There are currently more than 2.6 million breast cancer survivors in the United States. For many early postmenopausal breast cancer patients, risk of cardiovascular disease is now equivalent to breast cancer recurrence. Physicians who provide long term care for breast cancer survivors should implement nutritional strategies. Recent research in nutrition is leading toward a consensus that management of weight and dietary patterns may contribute substantially to breast cancer survival, limit recurrence risks, reduce comorbidities and improve well being.
Recent research has been clarifying the role of nutrition in breast cancer survival. Dietary patterns and caloric intake influence inflammation and insulin responsiveness to ultimately improve breast cancer survival. Fruits and vegetables are phytochemically rich foods and may influence outcomes. There is also a new awareness of alcohol consumption as a possible breast cancer risk factor.
The WINS (Women’s Intervention Nutrition Study) study confirmed that women who adhered to a low fat diet and mildly reduced caloric intake had a reduced risk of disease recurrence especially among Estrogen-Receptor negative patients. Exercise is safe for breast cancer patients and may be needed in addition to reduction of caloric intake in order to lose or maintain weight and preserve lean body mass. Combining both- that is diet and exercise- in obese or overweight patients is likely to improve prognosis. Gaining weight, especially during chemotherapy can worsen prognosis. Dietary changes must embody the fact that a reduction of inflammation is our primary concern. Therefore, diets low in saturated and/or trans fats, low in Omega-6 fatty acids and high in fiber are more likely to reduce levels of estrogen and inflammation and pave the way to weight loss and management.
Micronutrient levels should be evaluated in breast cancer patients. Chemotherapy may deplete critical nutritional stores. As examples. Adriamycin depletes riboflavin and iron, 5-fluorouracil depletes niacin and thiamin, cisplatin depletes magnesium, potassium, zinc and l-carnitine, and methotrexate depletes folic acid. Thus certain herbs and nutrients taken in supplemental doses may alleviate some of the side effects of cancer treatment. These include glutamine, l-carnitine, coenzymeQ-10 and ginger.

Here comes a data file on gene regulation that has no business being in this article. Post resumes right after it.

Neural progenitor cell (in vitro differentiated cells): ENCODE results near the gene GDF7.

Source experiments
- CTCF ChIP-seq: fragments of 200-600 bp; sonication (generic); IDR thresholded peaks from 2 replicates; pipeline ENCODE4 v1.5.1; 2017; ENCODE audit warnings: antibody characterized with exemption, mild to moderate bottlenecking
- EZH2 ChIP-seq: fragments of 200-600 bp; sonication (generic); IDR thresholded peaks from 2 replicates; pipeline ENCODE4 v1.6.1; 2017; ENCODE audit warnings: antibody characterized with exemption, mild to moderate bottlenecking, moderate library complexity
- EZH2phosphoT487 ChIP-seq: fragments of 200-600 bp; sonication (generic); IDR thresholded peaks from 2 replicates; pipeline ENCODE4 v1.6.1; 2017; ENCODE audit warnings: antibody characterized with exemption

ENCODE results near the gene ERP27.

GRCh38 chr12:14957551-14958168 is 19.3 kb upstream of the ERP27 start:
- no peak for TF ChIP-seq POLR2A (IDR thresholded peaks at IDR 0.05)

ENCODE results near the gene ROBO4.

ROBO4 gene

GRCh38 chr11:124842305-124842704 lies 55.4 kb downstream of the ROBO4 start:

Obesity, cardiovascular disease and type 2 diabetes are all comorbid conditions with breast cancer and should be managed appropriately through nutrition and lifestyle interventions. These include a diet low in refined carbohydrates with protein sources mostly from plants and low in saturated fats. A diet such as this will reduce insulin spikes and decrease insulin resistance while promoting healthy weight loss.
When asked for a recommended dietary intervention in cases of breast cancer survival, I always insist upon a low fat plant based diet emphasizing monounsaturated and omega-3 fats, fiber rich whole grains, high vegetable and fruit consumption and protein primarily from plant sources. Patients should eliminate or minimize refined flours and sugars and highly processed foods.
This should sound familiar. The nutritional program we recommend at the clinic aims at lowering insulin resistance and the risk of type 2 diabetes as well as promoting weight loss or maintenance as needed.The key to any nutritional program is to control inflammation in the body and create an environment for safe permanent weight loss as well as an environment that promotes healing. Thanks for reading…